Student counselor Melissa Perez, who took a Latin American studies class as a student at Sequoia in the early 2000s, described how this class inspired her. 

“Learning about Latin America was really helpful, and empowering to know that we [Latinos] have cultural heroes, and that we also made an impact not only in our Latin American countries but in the world,” she said. “I definitely think that having classes where you’re able to explore different cultures and ethnicities is really valuable, versus only focusing on one country’s history.” 

Though it is true that World Studies focused mainly on European countries or the effects that white countries had on other places, many students still feel that they got a lot out of it.

Sophomore Mariah Gutierez said about her World Studies class from last year that the class “really opened [her] eyes up to a lot of things and also [she] learned a lot more about current events like BLM and other important issues that [she] never learned about in past classes.” 

Ethnic Studies is being introduced because it will do all of these things – opening students’ eyes to new perspectives – while also questioning where these perspectives are coming from and why they hold, or don’t hold, value. Gutierez continued, “A lot of people of color… have contributed in a lot of ways and they’ve been involved in a lot of historical events, so that intersectionality [of race and history] is really important, and that’s something that hopefully freshman students this year understand a lot more.”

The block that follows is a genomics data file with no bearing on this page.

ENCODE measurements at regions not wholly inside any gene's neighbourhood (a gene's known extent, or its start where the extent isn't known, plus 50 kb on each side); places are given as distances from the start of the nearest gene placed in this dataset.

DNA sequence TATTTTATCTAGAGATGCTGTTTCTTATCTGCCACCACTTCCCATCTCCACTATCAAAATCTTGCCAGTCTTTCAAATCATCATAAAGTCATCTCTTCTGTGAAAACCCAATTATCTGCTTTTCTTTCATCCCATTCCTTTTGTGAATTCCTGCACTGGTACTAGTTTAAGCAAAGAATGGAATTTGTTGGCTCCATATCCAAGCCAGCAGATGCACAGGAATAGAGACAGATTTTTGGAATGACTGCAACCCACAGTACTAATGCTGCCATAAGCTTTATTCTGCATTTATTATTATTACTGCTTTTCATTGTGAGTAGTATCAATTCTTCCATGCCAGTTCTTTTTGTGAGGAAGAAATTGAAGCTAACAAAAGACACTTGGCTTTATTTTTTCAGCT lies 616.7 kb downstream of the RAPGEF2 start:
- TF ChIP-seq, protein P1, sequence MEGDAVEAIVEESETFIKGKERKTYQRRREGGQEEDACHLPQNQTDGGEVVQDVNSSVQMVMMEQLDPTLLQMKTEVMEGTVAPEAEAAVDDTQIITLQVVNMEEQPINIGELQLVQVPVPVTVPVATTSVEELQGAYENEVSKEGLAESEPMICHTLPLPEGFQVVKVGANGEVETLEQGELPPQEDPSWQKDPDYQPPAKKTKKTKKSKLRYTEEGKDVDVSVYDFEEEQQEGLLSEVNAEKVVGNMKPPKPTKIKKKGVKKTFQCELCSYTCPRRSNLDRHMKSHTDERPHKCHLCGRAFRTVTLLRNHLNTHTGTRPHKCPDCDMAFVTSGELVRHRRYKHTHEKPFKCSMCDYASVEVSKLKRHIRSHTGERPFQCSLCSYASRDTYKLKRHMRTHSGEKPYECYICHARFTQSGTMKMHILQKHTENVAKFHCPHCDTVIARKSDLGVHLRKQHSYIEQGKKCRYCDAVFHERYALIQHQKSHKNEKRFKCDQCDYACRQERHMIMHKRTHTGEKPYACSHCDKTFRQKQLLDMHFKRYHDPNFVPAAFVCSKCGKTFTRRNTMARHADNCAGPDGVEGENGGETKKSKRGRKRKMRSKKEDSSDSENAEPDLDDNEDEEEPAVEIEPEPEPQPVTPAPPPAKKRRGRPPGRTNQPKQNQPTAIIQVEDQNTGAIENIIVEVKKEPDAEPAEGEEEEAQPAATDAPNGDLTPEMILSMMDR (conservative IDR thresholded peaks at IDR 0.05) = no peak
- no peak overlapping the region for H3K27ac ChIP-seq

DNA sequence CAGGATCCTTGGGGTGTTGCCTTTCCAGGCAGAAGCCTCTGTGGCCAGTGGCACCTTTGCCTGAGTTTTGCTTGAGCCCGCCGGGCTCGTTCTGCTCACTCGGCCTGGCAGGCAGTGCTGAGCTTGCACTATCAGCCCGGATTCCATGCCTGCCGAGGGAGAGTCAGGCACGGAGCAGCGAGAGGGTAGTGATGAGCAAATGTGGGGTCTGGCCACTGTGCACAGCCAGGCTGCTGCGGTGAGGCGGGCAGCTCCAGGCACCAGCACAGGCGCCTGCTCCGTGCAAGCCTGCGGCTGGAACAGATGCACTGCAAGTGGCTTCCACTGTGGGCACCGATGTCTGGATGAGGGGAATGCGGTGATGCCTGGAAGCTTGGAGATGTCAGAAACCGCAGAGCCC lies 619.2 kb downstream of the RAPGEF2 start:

While the Ethnic Studies curriculum only started at Sequoia on October 12 because the first quarter of freshman history is Life Skills, students and teachers are already trying to get it implemented in more school districts. However, this may not be so simple, as it did take some convincing to get it introduced in SUHSD, being called controversial and drastic by some parents and teachers.

San Mateo Youth Board member Ahsan recalled this difficulty as she was a part of the committee to include Ethnic Studies. “When we were trying to get it passed in previous years, we faced a lot of opposition. Whether it was based on, like, ‘Oh, it’s too difficult to include,’ or if they just didn’t want to include it. So we’re definitely trying to get past that,” she said. “What we want to do is have all schools mandate, or at least include, an ethnic studies course.”

Sequoia is an important part of this fight to put Ethnic Studies in more districts, with students like Ahsan, teachers like Díaz, Nguyen, and Kirby and a supportive community to back them up. 

Danny Bliss, head of the History department at Sequoia said, “I think that Sequoia is at the vanguard of the ethnic studies movement – I know that we are in this district, and that’s mostly a credit to those teachers but also speaks to how our school community, other teachers, administrators, parents, and students of course, are ready for, welcoming and excited for this long overdue change.”